Few things are as complicated as child custody and visitation schedules. You need to balance the requirements of the courts, your personal plans, and also consider the best interests of the child. Thus, it's not wise to change the schedule when you already have a working formula or has gotten used to the court order. You should only make a change if it necessary and furthers the interests of the child. Some of the wrong reasons for changing a schedule include:
1. You Have Different Parenting Styles
Suppose you are a laid back dad or mom who isn't too concerned about whether your children finish their art project before they can go outside to play. Suppose that the other parent is a strict overachiever who has a timetable for everything – from play time to nap time. Does this mean that you can change the custody or visitation schedule so that the children can benefit from your "superior parenting style?"
The emphatic answer here is no because different parenting styles exist; and it's not east to definitively confirm that yours is the best that everybody should follow. You used to make it work while you were together; you should also do your best to make it work now that you are separated. As long as the child is safe, then you shouldn't worry too much. Only get concerned when his or her well-being is concerned, for example if the other parent abuses him or her in the name of discipline.
2. Your Child is Fed Up with the Other Parent
So you want to change the visitation schedules because your son or daughter says she would rather spend the weekends with you? That would not be a wise move to make; the child isn't in charge of the visitation. Sure, your child's views are important because they help you understand what is going on in his or her life, but they don't get to choose what to do and what to avoid.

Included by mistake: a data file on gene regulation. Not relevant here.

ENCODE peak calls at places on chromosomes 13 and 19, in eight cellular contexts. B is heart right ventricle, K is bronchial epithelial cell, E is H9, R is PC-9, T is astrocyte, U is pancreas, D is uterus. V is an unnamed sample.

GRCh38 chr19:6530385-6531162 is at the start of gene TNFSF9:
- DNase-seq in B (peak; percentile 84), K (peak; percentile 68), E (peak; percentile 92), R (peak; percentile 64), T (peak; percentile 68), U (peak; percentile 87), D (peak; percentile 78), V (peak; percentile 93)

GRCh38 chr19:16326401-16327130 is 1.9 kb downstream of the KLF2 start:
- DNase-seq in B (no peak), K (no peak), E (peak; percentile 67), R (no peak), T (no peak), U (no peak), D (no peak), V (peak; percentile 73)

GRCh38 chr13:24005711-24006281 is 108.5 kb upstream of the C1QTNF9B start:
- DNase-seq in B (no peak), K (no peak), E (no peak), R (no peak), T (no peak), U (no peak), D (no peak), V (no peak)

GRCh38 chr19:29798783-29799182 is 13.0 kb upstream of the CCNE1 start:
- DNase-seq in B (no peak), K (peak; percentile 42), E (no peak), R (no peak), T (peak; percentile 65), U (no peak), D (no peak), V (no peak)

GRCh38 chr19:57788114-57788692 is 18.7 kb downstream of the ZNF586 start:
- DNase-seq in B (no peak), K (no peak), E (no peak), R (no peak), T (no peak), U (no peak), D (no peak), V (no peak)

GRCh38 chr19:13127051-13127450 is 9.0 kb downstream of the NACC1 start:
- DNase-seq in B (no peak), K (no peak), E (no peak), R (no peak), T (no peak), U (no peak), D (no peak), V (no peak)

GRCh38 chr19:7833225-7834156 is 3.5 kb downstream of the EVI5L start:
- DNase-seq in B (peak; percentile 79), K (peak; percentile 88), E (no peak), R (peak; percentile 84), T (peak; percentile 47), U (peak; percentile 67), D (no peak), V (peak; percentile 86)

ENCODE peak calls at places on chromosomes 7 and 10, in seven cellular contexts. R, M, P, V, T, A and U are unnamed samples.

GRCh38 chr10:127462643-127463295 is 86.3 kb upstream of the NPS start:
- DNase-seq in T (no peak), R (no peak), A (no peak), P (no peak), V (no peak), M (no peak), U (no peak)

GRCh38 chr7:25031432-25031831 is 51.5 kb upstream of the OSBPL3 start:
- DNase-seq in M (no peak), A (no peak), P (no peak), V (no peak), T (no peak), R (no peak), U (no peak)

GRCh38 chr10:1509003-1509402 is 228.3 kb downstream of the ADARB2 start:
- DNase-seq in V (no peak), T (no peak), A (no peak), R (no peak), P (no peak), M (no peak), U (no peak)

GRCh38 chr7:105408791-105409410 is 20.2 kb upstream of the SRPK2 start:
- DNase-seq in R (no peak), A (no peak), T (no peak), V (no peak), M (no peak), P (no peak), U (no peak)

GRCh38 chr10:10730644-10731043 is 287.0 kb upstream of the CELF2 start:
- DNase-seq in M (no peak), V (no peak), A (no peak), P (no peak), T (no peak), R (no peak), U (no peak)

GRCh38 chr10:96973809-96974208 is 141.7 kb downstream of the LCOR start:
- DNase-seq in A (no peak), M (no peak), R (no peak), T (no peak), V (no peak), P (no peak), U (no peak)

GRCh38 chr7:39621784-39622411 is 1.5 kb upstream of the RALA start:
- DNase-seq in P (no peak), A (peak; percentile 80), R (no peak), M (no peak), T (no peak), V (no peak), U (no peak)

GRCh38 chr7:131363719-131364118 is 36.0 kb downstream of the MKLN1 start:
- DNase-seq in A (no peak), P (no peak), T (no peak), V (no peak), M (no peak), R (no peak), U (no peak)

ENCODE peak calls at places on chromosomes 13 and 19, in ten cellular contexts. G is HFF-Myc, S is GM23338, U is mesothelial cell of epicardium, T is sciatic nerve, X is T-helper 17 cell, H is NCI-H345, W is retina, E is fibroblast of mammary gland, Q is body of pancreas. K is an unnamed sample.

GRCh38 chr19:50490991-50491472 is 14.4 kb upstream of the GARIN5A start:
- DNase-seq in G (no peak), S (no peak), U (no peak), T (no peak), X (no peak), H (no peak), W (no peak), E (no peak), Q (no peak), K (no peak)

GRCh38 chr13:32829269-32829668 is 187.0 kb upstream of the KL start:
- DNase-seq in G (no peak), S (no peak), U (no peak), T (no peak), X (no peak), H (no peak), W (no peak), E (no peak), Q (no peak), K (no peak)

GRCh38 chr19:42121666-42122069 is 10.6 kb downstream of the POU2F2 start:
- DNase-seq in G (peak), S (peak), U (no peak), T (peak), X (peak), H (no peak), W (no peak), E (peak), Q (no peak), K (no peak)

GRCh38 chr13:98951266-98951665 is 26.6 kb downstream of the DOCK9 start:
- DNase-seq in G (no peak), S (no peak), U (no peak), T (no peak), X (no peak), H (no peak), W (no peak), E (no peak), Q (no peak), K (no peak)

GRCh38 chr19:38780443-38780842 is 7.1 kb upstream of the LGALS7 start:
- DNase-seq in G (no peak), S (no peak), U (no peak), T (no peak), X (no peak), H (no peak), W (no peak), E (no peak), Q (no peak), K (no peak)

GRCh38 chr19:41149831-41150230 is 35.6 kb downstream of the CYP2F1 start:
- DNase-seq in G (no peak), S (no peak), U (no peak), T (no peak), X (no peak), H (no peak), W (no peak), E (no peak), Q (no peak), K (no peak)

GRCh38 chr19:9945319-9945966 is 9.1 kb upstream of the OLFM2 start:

If the child wants a change, talk to him or her about his or her reasons. After that, sit down with the other aren't and come up with the best solution. In fact, you shouldn't get caught in your child's generalized complaints about the other parent. Only get involved if the problem is real and serious, for example, if he or she left the child (who is young) alone at home.
3. Your Relatives Want the Child
Just because the child's grandparents want to live with the child doesn't mean that you have to reduce your former spouse's visitation schedule. Sure, your well-meaning parents may the sort of people who believe that you can't raise a child while living apart from your husband or wife, but the decision isn't theirs to make. If you change the rules of the game, your former partner has the right to sue you for violation of court orders. Since your state's laws may accommodate the grandparents' (or other relatives, for that matter) wishes, you should stick to the schedule stipulated in the visitation schedule.
To learn more, contact a law firm like Metropolitan Lawyer Referral Service Inc.